With Greece disintegrating before our very eyes, here are some recent blasts from the recent and not so recent past, showing just how clueless some of the most and least respected, strategists, bureucrats, drama majors, and former Goldman employees have been when it comes to Greece.
First, here is Tom Lee, best known for predicting in August 2008 that stocks will rise "much higher" by the end of 2008, with the S&P expected to rise to 1450, instead of plunging some 40% lower and wiping out countless people who listened to Lee. From June 23, 2015:
The Greek debt drama is a "sideshow" for U.S. investors, who should be encouraged by signs of a stronger American economy, longtime stock market bull Thomas Lee said Tuesday.
"Greece isn't the systemic risk that it was three years ago," he told CNBC's"
"Focus on U.S. fundamentals, which have been really good."
Then here is Dennis Gartman, telling what little viewers CNBC has left, that he wants to be a "buyer of European stocks."
Going further back in time, how can one possibly forget Jean-Claude "When it is serious you have to lie" Juncker's premature victory lap from October 2014, best summarized in the tweet below:
I say to all those who bet against Greece and against Europe: You lost and Greece won. You lost and Europe won. http://t.co/F3EtHLG3km— Jean-Claude Juncker (@JunckerEU) May 19, 2014
There was, of course, this humorous interlude:
Congrats to Greece on its triumphant return.— Joseph Weisenthal (@TheStalwart) April 10, 2014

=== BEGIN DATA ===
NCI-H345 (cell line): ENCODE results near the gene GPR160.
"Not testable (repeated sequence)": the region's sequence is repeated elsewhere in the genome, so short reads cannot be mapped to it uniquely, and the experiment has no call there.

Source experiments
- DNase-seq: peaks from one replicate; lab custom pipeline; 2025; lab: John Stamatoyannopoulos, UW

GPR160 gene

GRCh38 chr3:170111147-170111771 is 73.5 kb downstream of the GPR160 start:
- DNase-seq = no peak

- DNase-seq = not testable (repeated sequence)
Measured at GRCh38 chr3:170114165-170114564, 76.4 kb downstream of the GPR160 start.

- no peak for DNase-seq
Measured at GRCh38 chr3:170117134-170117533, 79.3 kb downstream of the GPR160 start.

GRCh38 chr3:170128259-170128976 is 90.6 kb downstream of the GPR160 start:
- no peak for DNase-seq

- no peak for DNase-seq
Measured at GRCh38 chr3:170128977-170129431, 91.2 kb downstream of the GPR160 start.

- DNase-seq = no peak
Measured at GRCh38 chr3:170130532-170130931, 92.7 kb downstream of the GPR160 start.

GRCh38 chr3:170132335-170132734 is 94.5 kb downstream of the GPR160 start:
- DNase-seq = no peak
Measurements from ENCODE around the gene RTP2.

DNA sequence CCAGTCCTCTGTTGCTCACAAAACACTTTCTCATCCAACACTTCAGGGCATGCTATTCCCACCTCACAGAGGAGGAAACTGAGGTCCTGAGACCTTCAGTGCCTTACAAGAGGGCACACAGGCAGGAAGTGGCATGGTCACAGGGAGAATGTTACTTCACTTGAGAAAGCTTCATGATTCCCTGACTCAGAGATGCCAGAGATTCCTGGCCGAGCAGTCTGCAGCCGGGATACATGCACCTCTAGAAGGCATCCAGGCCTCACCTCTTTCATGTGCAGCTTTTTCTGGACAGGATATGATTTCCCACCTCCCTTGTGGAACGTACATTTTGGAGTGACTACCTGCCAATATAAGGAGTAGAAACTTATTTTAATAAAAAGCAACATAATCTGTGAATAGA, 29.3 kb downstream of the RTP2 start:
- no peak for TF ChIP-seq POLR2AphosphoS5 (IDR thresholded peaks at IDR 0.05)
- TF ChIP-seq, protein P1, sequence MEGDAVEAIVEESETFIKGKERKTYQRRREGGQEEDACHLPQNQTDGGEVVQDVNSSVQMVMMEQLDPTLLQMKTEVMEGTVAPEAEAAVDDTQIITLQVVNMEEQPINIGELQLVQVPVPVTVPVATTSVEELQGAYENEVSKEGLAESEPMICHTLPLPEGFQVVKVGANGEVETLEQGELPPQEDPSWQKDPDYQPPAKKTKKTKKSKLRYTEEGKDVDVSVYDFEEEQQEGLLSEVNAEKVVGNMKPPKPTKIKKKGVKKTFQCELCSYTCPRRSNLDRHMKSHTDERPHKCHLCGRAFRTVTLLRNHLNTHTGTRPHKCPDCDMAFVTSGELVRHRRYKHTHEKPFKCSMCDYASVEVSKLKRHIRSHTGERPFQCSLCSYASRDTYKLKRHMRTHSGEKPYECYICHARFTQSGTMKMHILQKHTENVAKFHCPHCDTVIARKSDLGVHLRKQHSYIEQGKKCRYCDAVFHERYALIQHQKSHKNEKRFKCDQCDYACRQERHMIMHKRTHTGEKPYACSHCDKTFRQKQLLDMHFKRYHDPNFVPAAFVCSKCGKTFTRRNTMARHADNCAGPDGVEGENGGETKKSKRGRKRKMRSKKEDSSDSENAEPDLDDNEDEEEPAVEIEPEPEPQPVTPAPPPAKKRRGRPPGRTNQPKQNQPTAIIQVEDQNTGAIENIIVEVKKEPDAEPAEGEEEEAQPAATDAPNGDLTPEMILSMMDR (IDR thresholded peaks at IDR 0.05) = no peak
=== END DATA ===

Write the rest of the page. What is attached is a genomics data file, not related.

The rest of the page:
But the single, most glorious example of clueless punditry comes from none other than Mario Draghi himself who back on April 4, 2013 lied to everyone's face with the following:
Scott Solano, DPA: Mr Draghi, I've got a couple of question from the viewers at Zero Hedge, and one of them goes like this: say the situation in Greece or Spain deteriorates even further, and they want to or are forced to step out of the Eurozone, is there a plan in place so that the markets don't basically collapse? Is there some kind of structural system, structural safety net, especially in the area of derivatives? And the second questions is: you spoke earlier about the Emergency Liquidity Assistance, and what would have happened to the ELA in Cyprus, the approximately €10 billion, if the country had decided to leave the Eurozone?
Mario Draghi, ECB: Well you really are asking questions that are so hypothetical that I don't have an answer to them. Well, I may have a partial answer. These questions are formulated by people who vastly underestimate what the Euro means for the Europeans, for the Euro area. They vastly underestimate the amount of political capital that has been invested in the Euro. And so they keep on asking questions like: "If the Euro breaks down, and if a country leaves the Euro, it's not like a sliding door. It's a very important thing. It's a project in the European Union. That's why you have a very hard time asking people like me "what would happened if." No Plan B.
Yes, they "really" are asking questions like "if a country leaves the Euro" because someone had to. Perhaps the fate of millions of Greeks would have been different if more had the balls to ask just this one most crucial question.
As for the Euro's "political capital", it just ran out.
But fear not: as Goldman laid out the script last week, and as we warned all readers, the political capital is about to be replenished with a boost to the ECB's QE. And all that will take to send European stocks in one last gasp surge higher, is the sacrifice of several million Greek pensioners, coming to a PIIG country near you next.